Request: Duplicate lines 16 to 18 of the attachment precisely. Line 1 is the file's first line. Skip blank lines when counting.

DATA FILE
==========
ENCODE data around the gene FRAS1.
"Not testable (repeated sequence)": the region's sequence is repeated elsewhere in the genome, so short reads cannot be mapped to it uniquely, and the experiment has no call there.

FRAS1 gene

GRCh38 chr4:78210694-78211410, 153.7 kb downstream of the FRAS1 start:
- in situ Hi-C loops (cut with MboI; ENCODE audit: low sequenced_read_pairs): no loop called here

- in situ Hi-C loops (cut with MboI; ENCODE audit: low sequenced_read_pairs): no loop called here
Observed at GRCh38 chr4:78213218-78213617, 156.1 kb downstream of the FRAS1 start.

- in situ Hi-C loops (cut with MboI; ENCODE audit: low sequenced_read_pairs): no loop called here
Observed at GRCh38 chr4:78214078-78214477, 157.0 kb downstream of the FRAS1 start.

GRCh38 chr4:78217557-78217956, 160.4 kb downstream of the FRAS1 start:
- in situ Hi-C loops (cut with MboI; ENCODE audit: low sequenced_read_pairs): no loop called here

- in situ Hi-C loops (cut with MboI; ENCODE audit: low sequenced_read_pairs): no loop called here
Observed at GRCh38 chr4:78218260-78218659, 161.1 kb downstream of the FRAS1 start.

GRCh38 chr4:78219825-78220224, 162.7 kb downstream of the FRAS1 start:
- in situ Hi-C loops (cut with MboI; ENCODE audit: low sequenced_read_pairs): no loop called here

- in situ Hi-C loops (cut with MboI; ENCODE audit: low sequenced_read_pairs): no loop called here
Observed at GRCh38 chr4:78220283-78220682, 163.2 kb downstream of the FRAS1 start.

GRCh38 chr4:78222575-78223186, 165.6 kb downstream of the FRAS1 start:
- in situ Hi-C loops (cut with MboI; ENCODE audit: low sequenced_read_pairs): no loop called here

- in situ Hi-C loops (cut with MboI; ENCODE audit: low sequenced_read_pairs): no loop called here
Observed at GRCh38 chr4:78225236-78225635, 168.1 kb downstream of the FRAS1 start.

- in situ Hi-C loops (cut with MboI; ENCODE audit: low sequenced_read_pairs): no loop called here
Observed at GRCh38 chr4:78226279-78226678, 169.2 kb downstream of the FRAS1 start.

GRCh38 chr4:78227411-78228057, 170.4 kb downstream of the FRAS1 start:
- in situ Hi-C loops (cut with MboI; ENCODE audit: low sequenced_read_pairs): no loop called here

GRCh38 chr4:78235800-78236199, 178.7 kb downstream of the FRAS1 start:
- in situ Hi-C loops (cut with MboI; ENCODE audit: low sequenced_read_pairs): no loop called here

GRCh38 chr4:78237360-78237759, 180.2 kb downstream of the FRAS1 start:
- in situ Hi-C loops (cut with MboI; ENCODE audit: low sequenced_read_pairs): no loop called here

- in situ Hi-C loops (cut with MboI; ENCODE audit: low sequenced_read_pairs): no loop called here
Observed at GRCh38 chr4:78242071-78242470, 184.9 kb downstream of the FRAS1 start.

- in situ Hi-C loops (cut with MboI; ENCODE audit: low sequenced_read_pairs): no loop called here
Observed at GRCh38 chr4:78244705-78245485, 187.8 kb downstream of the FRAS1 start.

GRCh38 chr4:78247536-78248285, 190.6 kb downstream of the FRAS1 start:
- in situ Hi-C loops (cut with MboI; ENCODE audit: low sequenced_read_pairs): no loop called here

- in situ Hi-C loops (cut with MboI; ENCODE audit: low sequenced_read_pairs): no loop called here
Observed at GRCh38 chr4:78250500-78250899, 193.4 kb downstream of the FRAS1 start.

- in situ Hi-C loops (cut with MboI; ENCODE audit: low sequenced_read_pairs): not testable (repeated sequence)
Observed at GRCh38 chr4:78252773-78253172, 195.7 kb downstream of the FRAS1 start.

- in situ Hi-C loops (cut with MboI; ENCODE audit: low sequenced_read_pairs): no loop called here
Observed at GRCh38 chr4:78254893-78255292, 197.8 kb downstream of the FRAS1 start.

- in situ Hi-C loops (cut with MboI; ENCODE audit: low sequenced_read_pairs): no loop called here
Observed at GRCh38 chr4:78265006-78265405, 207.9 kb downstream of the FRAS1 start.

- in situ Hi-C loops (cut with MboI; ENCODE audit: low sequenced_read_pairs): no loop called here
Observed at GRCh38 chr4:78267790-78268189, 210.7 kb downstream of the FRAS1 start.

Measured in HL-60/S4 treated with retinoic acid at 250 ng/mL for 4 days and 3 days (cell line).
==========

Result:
- in situ Hi-C loops (cut with MboI; ENCODE audit: low sequenced_read_pairs): no loop called here
Observed at GRCh38 chr4:78220283-78220682, 163.2 kb downstream of the FRAS1 start.

GRCh38 chr4:78222575-78223186, 165.6 kb downstream of the FRAS1 start: